Dozens of new Basil plants for cheap
Keep pots of basil alive by planting the strongest plants into their own pots. Grow supermarket basil this way and you’ll have dozens of plants that will thrive all year long. Videos at the end.
I’m going to let you in on a little secret. The pots of herbs that you find at the supermarket are designed to die. It wasn’t your over or under watering that did it! Basil, coriander, and even the thyme aren’t meant to last more than a few weeks. It’s because each pot is seeded with dozens of plants rather than just one. There’s no space in that tiny pot for dozens of plants to live so they run out of nutrients and die. Feeling vindicated?
There’s also another secret that I want to share with you. It’s easy to beat the system and keep supermarket basil alive. All you need to do is separate out the strongest plants, pot them on individually, and grow them on. I’m going to show you how.
Can you actually grow supermarket basil?
Live herbs purchased from the supermarket are grown in very controlled conditions. They’re monitored from seed to shopping trolley to ensure optimum growth. Basically, they’re used to the good life but are grown in such dense plantings that the compost can’t sustain life for long.
It’s not too late to save your basil though. If you separate out the best plants and grow them on you’ll have fresh basil all throughout the growing months. I’ve grown my basil this way for years and even some of the saddest looking plants rebound.
How to Split Supermarket Basil into Individual Plants
- Materials needed:
- 1 pot of Basil purchased from the supermarket
- Rich potting compost – multipurpose will work
- Small individual pots – toilet paper rolls are perfect
- A warm window sill, greenhouse, or conservatory
Step 1: Rip the Basil in Two
Take the Basil out of the pot and gently pull the compost/root-ball into two pieces. I say gently but in reality you’re going to have to rip through some roots. Using a slow but firm action in this step helps minimize damage. Also try your hardest to not damage the stems of your plants. When you’re separating the plants try to handle the compost and roots and not the plants themselves.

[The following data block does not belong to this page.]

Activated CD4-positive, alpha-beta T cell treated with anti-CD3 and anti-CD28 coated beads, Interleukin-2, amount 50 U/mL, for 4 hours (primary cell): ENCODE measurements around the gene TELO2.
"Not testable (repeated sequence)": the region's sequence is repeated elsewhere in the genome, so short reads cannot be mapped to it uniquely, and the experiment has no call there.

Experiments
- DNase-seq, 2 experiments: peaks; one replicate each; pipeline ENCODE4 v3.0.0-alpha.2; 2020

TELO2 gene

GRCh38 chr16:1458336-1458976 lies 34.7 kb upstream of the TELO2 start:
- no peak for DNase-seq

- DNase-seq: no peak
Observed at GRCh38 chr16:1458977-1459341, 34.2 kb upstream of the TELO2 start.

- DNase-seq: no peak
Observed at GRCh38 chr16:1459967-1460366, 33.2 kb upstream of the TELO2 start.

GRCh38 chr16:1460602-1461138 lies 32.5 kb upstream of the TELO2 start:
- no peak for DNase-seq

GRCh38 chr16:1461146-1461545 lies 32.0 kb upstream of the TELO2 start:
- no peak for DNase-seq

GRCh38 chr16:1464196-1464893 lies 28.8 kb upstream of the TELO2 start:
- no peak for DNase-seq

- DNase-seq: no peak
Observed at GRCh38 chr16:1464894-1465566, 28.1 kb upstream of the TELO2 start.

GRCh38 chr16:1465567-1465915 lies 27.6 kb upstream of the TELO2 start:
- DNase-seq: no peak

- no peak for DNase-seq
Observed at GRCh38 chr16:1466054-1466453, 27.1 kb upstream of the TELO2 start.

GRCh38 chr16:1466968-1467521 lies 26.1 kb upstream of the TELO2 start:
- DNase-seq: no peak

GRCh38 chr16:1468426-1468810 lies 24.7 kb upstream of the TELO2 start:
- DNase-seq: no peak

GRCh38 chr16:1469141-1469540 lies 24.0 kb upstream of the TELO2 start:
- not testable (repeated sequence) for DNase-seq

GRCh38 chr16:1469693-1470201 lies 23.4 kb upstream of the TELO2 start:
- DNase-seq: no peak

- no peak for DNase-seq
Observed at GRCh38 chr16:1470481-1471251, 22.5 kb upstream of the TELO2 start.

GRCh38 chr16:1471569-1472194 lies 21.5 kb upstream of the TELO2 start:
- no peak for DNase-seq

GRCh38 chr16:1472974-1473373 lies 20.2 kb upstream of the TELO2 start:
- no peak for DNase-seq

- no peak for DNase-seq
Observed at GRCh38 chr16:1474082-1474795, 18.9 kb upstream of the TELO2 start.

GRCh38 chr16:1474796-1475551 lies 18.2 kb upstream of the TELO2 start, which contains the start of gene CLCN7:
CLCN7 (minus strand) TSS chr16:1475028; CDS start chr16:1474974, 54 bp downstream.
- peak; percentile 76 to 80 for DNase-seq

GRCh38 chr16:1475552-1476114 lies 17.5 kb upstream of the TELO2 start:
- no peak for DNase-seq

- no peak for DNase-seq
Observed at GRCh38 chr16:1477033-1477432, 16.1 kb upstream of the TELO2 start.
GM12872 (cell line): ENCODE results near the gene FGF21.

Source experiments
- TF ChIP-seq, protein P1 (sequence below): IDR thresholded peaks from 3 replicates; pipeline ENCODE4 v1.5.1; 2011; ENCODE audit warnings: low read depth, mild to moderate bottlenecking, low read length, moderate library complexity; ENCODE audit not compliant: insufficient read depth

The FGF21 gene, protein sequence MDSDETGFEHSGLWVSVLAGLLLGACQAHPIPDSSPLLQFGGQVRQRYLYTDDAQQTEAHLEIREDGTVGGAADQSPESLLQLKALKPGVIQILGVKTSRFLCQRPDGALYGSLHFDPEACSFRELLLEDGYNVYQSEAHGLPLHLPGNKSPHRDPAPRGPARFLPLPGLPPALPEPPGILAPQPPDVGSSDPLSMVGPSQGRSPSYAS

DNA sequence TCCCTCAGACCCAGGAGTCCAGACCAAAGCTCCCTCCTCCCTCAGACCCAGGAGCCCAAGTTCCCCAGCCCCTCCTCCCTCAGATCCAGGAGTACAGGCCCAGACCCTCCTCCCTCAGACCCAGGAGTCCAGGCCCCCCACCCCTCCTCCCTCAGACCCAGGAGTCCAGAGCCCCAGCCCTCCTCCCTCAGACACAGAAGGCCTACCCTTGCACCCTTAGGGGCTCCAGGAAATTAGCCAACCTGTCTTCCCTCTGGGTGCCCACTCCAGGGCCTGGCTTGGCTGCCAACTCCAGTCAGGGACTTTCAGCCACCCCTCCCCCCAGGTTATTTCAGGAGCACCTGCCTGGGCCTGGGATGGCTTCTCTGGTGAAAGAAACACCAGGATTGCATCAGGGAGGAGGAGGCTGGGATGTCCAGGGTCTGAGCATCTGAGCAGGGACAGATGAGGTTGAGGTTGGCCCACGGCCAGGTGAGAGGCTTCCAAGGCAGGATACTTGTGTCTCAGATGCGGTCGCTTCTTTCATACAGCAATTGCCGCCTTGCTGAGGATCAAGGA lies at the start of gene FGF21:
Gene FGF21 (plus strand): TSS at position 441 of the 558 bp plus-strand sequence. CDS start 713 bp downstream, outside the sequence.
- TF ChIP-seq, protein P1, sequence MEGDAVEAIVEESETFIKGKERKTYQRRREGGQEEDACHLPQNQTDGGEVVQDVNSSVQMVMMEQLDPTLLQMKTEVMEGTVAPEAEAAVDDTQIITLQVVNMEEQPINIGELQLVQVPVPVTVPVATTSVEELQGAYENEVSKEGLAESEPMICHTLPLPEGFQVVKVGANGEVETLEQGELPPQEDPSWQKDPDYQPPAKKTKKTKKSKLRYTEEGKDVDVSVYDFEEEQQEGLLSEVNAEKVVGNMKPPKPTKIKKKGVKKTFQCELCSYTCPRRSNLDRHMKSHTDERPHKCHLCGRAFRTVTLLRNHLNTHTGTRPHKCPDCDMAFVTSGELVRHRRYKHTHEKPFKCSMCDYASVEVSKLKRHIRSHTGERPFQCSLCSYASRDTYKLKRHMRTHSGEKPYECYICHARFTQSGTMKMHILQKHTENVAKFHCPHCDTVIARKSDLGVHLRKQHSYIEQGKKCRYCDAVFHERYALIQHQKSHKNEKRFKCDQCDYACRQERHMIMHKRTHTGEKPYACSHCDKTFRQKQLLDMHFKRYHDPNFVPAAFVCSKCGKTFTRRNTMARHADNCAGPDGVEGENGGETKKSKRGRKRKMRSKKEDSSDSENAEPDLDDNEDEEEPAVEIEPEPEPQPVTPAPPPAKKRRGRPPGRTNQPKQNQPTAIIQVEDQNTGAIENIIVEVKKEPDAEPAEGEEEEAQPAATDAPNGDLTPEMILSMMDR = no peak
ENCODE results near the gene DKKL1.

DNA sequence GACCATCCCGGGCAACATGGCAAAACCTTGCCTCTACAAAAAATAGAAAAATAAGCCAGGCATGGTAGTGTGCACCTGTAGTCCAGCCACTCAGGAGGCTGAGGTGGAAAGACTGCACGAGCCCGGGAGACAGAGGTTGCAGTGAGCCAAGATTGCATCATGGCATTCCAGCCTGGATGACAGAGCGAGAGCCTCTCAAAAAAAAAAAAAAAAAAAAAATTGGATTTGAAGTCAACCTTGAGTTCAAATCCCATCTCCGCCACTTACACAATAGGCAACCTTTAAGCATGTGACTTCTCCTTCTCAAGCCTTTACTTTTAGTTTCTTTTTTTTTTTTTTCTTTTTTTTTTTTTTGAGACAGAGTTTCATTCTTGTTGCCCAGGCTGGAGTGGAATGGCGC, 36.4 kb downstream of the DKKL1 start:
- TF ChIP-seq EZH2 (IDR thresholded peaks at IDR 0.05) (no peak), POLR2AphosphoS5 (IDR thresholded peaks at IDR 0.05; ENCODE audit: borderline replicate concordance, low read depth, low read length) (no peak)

Step 2: Plant up the Healthiest
Take up one half and have a look at the cross-section of plants. You’ll see that some plants are bigger and stronger than others and these are the ones that you want to target. Gently pull and tease these larger plants out and use the smaller ones for your next meal. Take each decent basil plant and tuck it up into its own pot. Make sure that it’s not planted any deeper in the compost than it was in the original pot.
Step 3: Pinch out the Growing Tips
Once all of your plants are potted up, pinch out the growing tips. This means to remove the top of the plant down to just above the last leaf node. That’s a place on the stem where leaves are growing from. This exercise is meant to remove all but a few leaves from the plant. Removing them will make the plant focus energy on developing a good root system.
The best part of this step is that you can use all of those growing tips to make a nice pesto that very day. It also encourages a stronger and bushier plant.
Step 4: Water your plants well
Now place the plants in a warm conservatory, window sill, or greenhouse and keep them well watered. Basil doesn’t like the cold or too dry so make sure to keep them cozy. Recovery time took 20 days from the day I potted them up to the day I started hardening them off.
‘Hardening off’ involves setting the plants outside in the day and then taking them back indoors at night. After a week of this, your plants should be accustomed to the outside temperature. This is an important step before planting them outside.
That’s pretty much it as far as growing on the plants on to this stage. Just keep your plants keep it in full sun with moist roots. The more you pick those growing tips the more the plant will produce. Just one of these supermarket plants should keep you in basil for the rest of the summer. Not bad for a £1.25 investment. Watch the video below to see how it’s done. The volume is a little low on this video so turn up your dial to hear what’s going on.